“NA1SS, NA1SS, this is W6SRJ for contact.”
The call, to American astronaut Ricky Arnold, is 18 months in the making and there is no guarantee they will get through.
“NA1SS, NA1SS, W6SRJ.”
The call sign is met with nothing but static, and the operator repeats it a third time, then a fourth.
Finally, a voice responds.
“…how do you read, over?”
Rebecca Clarke, principal of Walford Anglican School for Girls, breathes a sigh of relief – along with many more listening on.
“Even on the night, we didn’t know if they’d answer, we didn’t know if the call would be clear, we didn’t know if they’d be called away to some other component of work on the ISS,” she says on reflection.
Their planned interview with astronaut Serena Auñón-Chancellor had just fallen through, after she was called away to patch a hole in the space station.
“...you just never know what’s going to happen,” Clarke says.
“There are a lot of risks involved with not even connecting with them, but the fact that we connected, it was just the most incredible, incredible night for us here at the school.”
Thirteen students, the winners of an in-school competition, lined up to ask Arnold their questions.
“One of the questions that was asked of him was ‘how do you get to be an astronaut?’, and he explained that, clearly, you have to have a strong interest in the STEM subjects, but you also have to be prepared to do things out of your comfort zone,” Clarke says.
“So children in that auditorium actually listened to somebody who had lived out an experience that saw him start out teaching, with a strong interest in STEM, but actually step outside of his comfort zone and go through a rigorous training process … to become a NASA astronaut, so they were able to see firsthand that anything’s possible.”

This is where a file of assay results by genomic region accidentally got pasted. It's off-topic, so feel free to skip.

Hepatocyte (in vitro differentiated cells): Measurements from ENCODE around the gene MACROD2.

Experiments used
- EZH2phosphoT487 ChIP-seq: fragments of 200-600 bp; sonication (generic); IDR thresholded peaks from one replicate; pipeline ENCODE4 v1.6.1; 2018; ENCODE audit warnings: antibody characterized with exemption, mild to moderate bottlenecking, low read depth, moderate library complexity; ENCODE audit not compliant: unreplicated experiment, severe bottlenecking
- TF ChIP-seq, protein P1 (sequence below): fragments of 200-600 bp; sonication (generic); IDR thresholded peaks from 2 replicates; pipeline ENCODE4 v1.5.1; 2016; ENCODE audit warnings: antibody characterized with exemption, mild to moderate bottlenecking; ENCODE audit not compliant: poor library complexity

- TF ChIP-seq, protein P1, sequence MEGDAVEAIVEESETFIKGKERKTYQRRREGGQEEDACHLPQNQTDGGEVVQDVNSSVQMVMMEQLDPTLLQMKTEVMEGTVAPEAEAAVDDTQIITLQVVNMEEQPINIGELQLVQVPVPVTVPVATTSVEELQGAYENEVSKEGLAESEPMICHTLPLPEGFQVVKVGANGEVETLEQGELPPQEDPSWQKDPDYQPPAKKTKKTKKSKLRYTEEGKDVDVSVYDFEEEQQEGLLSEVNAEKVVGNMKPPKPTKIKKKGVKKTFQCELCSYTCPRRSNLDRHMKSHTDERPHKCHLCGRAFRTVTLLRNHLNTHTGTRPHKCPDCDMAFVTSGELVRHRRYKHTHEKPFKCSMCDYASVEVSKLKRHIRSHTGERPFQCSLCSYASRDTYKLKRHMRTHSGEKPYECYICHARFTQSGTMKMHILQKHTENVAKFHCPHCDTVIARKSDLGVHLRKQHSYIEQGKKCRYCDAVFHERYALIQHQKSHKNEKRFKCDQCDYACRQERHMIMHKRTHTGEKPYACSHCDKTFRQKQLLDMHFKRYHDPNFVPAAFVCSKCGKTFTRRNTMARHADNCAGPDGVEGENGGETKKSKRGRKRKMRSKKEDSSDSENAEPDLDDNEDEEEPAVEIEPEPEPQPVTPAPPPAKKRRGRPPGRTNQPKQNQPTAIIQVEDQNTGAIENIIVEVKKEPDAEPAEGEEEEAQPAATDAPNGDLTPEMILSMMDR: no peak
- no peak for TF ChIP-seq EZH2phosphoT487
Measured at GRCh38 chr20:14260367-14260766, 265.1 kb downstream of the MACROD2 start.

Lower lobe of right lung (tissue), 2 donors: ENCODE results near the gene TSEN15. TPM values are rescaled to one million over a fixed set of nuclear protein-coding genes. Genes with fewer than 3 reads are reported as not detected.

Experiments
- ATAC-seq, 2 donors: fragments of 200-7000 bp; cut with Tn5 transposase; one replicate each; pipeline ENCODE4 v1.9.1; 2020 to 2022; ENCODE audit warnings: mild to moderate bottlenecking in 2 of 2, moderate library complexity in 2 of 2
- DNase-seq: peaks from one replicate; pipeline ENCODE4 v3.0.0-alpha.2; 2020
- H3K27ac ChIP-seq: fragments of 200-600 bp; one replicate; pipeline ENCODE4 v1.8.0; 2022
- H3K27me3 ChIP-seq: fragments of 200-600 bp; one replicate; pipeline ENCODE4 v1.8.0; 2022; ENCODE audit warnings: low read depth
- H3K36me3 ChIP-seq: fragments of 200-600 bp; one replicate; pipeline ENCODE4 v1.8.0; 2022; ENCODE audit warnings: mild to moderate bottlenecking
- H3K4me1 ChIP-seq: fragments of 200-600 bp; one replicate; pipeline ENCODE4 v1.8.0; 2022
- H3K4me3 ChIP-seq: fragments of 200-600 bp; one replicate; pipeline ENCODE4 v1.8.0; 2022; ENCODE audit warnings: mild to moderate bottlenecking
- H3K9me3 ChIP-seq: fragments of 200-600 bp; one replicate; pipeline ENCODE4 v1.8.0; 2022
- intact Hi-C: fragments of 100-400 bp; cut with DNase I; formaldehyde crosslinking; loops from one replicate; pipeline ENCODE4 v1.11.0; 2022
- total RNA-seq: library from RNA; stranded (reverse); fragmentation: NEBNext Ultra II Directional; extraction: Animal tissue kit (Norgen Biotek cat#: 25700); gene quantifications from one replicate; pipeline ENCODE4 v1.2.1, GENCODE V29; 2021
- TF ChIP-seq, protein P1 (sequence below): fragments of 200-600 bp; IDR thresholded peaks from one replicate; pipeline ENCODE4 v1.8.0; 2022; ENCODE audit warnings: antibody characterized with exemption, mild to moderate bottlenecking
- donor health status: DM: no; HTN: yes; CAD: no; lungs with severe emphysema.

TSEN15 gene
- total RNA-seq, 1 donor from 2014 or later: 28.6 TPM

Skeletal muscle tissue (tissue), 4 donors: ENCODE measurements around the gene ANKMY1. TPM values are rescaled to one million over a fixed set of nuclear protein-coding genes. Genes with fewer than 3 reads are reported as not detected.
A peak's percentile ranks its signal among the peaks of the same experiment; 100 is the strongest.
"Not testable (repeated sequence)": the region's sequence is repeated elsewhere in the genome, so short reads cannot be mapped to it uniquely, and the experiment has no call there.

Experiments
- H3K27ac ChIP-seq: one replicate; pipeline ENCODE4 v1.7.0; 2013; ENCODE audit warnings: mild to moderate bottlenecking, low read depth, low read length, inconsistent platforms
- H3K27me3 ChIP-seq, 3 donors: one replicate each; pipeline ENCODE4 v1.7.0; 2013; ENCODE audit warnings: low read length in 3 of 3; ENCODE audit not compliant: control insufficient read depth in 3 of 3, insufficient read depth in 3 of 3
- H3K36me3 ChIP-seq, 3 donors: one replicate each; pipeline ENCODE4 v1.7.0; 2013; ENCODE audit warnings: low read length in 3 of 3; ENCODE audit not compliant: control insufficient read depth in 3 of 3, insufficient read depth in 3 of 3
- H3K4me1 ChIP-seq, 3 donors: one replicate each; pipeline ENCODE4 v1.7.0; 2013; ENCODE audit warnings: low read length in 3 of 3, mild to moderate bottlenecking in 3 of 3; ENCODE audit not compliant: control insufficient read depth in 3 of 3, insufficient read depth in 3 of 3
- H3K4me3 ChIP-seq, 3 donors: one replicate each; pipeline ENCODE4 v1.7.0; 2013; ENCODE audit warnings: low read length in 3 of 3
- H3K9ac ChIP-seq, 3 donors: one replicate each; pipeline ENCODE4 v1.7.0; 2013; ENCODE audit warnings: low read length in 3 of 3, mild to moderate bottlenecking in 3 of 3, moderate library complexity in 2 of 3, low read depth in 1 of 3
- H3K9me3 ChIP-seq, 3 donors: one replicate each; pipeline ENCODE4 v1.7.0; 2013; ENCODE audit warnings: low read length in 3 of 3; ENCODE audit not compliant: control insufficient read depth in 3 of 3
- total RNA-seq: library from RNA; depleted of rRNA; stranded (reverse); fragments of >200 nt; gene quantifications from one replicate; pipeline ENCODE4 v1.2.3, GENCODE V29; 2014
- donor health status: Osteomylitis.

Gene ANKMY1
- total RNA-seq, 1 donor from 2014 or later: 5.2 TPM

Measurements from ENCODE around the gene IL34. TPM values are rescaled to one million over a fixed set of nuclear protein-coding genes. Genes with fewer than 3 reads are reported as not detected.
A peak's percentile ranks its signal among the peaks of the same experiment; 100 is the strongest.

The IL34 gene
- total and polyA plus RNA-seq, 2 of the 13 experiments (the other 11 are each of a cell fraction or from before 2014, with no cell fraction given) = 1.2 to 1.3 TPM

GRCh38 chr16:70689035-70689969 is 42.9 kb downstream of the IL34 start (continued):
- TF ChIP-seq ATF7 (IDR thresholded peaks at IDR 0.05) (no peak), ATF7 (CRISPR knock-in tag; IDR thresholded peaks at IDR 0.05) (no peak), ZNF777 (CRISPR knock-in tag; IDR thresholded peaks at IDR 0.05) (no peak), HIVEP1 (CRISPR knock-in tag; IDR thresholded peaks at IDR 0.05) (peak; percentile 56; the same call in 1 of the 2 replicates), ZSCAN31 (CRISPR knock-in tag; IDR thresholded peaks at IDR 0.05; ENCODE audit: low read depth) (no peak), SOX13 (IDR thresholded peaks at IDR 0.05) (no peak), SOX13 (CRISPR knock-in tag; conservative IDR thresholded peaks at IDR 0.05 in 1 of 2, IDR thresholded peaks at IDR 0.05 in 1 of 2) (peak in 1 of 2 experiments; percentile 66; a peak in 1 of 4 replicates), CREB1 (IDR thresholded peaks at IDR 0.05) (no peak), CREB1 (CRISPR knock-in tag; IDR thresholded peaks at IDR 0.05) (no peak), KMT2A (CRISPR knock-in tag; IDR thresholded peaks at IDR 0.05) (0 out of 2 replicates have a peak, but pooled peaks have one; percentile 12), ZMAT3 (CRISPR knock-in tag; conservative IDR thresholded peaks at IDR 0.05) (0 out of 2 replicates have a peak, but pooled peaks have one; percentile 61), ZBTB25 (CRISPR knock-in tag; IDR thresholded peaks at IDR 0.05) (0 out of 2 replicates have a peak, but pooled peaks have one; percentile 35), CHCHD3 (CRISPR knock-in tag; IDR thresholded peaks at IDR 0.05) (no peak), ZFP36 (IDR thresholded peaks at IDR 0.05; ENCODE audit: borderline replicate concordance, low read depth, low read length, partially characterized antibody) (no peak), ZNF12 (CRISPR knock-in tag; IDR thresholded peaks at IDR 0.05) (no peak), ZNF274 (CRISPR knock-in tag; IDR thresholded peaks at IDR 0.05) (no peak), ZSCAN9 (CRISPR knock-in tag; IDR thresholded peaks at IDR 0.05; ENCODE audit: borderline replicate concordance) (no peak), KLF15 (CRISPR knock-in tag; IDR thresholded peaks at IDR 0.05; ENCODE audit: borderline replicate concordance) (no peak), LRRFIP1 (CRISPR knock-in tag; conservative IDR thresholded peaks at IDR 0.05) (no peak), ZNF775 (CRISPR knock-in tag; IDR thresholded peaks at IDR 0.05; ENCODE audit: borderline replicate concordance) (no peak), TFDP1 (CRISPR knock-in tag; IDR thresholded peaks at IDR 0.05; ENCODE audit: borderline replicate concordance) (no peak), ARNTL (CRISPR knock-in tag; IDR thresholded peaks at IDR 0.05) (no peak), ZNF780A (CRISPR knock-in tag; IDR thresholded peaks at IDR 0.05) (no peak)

Clarke says the experience affected students in different ways.
Some were inspired to look at careers in aeronautical engineering and astrophysics, while others had a more emotional reaction.
“One of our Year 12 physics girls was moved to tears at the end of it, because one of the questions that he was asked was ‘has your view of humanity changed since working on the ISS?’” she says.
“He explained that when you are in outer space looking back at the Earth, you recognise the Earth in its entirety and you see its fragility, and you see it as the only place where human life can be sustained and how important it is that we preserve our planet, look after it and make sure that we value it for future generations.
“She was so moved by that, so I think that, for her, what she got out of it was a different form of appreciation and understanding of humanity and our place in the world.”
The event left an impression on everybody present.
“We’re an all-girls school, but we opened it up and even my own son was just in awe, ‘are we speaking to someone in outer space?’” Clarke says.
Since being live streamed on the school’s Facebook page, the event has been viewed thousands of times.
“Just seeing people in awe of that conversation, it was one of those ‘aha’ moments. One of the best moments of my career actually, in a classroom, was that evening.”